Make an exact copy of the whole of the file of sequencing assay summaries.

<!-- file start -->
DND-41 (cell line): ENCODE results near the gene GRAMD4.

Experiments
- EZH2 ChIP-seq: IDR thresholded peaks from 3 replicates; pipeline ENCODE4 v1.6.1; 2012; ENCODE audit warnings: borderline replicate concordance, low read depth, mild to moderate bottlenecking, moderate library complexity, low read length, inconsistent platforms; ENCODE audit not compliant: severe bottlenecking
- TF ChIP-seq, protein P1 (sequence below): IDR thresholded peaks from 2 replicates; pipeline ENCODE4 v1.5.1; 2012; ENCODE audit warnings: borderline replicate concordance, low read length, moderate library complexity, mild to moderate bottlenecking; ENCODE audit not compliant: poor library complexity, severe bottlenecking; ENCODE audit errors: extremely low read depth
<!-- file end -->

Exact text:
DND-41 (cell line): ENCODE results near the gene GRAMD4.

Experiments
- EZH2 ChIP-seq: IDR thresholded peaks from 3 replicates; pipeline ENCODE4 v1.6.1; 2012; ENCODE audit warnings: borderline replicate concordance, low read depth, mild to moderate bottlenecking, moderate library complexity, low read length, inconsistent platforms; ENCODE audit not compliant: severe bottlenecking
- TF ChIP-seq, protein P1 (sequence below): IDR thresholded peaks from 2 replicates; pipeline ENCODE4 v1.5.1; 2012; ENCODE audit warnings: borderline replicate concordance, low read length, moderate library complexity, mild to moderate bottlenecking; ENCODE audit not compliant: poor library complexity, severe bottlenecking; ENCODE audit errors: extremely low read depth